SLIGHT EDGE: Phillies (1)

Second Base:

Give full credit to Robinson Cano.  He is one of the better young middle infielders in all of baseball. His .320 average and 25 regular season homers would attest to that.  That said, he’s hitting just .229 in the playoffs without a home run.  Cano has hit the skids at the wrong time, as the Yankees could use his pop in the small ballparks in this series.

Chase Utley – you know him.  Explaining his resume isn’t necessary.  Through the playoffs, he been the same old guy we’ve come to know – Utley is the fourth Phillie hitting over .300 in the playoffs (.303) and he must keep up that ability to get on base.  It’s one of the reasons why Ryan Howard has shredded everything in his path.

Defensively, both are very good at what they do.  Neither are flashy with the leather, but are more than adequate parts of very good double-play tandems.

EDGE: Phillies (2)

Third Base:

Not sure there is really much to write here.  With all due respect to Pedro Feliz and his glove, Alex Rodriguez’s bat more than makes up for whatever it is he lacks in the field.  Which, by the way, isn’t much.  A-Rod is just fine at third base.

Chalk this up as a loss.

MAJOR EDGE: Yankees (4)


Two heavyweight’s at their respective position going head to head in the fall classic – doesn’t get much better than this.  Jimmy Rollins and his well-documented struggles at the plate have done nothing to shatter his confidence. A .244 average is despicable for a leadoff man, but to be fair, he has had some big hits this postseason.

Derek Jeter is not having that same problem.  The elder statesman of the Yankees has been hitting all year; from his .334 regular season average, to the .297 postseason mark.  Jeter is a model of consistency, although his glove leaves something to be desired.  Mike Missanelli here in Philadelphia claims Jeter has “as much range defensively as an office chair.”

Jeter is so much better with the bat right now, but with the glove, there aren’t many players you would rather have in the field than Rollins.

SLIGHT EDGE: Yankees (1)


This is a clean sweep for the Phillies. Jayson Werth has five home runs in the playoffs.  Johnny Damon, Melky Cabrera, and Nick Swisher have combined for two.  Add in Shane Victorino’s three bombs, and a lone shot from Raul Ibanez, and you have a powerful triumvirate roaming the outfield grass.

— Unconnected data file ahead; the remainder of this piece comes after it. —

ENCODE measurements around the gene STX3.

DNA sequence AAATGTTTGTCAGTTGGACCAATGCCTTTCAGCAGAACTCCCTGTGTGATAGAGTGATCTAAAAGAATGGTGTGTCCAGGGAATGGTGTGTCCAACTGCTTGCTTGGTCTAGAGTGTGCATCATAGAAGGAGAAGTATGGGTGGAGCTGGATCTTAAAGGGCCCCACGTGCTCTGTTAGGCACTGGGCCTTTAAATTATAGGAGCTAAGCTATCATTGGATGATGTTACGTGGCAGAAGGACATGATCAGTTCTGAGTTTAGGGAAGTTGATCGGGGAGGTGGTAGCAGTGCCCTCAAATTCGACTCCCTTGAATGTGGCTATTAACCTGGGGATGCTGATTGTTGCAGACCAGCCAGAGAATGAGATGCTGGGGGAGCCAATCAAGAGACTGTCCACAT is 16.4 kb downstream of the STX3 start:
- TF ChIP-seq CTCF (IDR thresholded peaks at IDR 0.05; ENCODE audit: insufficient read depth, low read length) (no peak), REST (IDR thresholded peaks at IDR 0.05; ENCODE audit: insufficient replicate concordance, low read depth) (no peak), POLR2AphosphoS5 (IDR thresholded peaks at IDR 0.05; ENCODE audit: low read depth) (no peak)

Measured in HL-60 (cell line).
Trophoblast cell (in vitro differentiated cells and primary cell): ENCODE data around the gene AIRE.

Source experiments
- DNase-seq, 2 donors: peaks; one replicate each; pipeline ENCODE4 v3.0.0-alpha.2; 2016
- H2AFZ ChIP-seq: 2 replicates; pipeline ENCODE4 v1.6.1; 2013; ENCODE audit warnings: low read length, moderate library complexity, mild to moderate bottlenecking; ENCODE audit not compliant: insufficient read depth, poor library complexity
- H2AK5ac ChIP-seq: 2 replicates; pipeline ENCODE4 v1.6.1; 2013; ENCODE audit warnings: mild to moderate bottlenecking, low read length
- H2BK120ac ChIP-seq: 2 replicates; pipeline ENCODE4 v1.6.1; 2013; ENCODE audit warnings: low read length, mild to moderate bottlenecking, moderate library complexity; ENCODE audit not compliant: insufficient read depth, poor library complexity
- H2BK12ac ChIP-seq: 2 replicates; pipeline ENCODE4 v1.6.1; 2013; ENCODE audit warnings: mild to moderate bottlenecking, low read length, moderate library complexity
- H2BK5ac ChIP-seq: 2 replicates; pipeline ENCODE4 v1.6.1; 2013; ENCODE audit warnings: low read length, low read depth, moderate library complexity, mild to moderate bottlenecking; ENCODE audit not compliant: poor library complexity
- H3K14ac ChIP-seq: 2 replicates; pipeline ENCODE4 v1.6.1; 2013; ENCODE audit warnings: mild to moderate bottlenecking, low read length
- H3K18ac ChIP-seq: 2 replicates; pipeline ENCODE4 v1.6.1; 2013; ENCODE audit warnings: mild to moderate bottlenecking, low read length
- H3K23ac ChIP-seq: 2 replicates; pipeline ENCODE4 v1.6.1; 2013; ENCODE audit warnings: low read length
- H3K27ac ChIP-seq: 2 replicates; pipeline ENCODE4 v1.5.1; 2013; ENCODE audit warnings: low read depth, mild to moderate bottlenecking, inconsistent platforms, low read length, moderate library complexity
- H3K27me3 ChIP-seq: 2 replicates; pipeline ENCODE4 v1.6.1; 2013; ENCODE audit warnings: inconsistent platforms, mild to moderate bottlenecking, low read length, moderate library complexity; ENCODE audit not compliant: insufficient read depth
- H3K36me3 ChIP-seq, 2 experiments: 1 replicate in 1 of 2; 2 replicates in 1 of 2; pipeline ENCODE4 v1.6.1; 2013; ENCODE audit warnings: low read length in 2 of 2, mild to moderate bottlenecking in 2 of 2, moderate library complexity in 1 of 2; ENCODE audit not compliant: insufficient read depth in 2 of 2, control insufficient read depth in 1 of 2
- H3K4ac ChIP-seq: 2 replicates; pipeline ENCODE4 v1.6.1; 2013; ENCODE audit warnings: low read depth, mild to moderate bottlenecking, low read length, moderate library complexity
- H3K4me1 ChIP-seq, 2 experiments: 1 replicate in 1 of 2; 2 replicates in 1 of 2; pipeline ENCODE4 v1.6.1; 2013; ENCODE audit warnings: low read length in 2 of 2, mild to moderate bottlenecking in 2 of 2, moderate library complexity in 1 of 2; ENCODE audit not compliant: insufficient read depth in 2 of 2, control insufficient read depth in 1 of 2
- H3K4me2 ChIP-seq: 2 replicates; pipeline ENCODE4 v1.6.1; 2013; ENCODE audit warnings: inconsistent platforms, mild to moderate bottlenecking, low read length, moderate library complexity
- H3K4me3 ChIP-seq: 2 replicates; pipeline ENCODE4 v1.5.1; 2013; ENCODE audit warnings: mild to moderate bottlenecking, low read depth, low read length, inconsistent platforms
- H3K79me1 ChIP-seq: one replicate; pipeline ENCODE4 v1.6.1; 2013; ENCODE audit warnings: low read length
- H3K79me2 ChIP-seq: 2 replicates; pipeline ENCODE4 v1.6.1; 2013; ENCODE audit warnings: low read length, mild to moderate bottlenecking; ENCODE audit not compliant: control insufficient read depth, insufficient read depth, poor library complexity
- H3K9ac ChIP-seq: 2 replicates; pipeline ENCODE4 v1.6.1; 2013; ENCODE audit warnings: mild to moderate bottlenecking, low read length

The long bright spot for New York has been Melky Cabrera and his .314 average through two rounds, however, that is more than negated by Victorino’s gaudy numbers (.361, 3, 7 RBI).  Defensively, Cabrera also has range and a strong arm, but he is flanked by two below-average fielders. Damon has the arm of a beerleague softball player, and Swisher is slow and a better first baseman.

The Phillies boast two outstanding arms in Werth and Victorino.  Each can cover a ton of ground with their speed, and Raul Ibanez is a serviceable option in left.  Drop Ben Francisco in there for two games at Yankee Stadium due to the DH, and you have a fine defensive outfield.

MAJOR EGDE: Phillies (4)


Hideki Matsui is a DH by trade but will be relegated to the bench for games three, four, and five back in Philadelphia. That’s a great option in the late innings for the Yanks.  Brett Gardner has great wheels, plus is a nice pinch-hitter as well. That’s about the extent of the Yankes bench.

For the Phillies, you won’t see much of their bench with the DH, but we know about the powerful swing of Matt Stairs.  Ben Francisco will be playing in games one and two, so that depletes a weak bench even further.  That leaves Greg Dobbs ad Eric Bruntlett, both of whom have struggled.

EDGE: Yankees (2)

Count it all up and the Phillies come away with a 9-7 advantage taking into account defense within the lineup.  But man, are these teams so very close.


Phillies Nation Podcast: Episode 15

Posted by Pat Gallen, Tue, October 27, 2009 04:34 PM Comments: 2

Welcome to the Phillies Nation Podcast!

In this special WORLD SERIES episode, Pat is joined by Noah Coslov of MLB.com and Jesse Spector of the New York Daily News.  On the podcast today, Noah and Jesse break down the offenses, the pitching match ups, and the brewing rivalry between the two teams.  In addition, they both give their predictions for the series.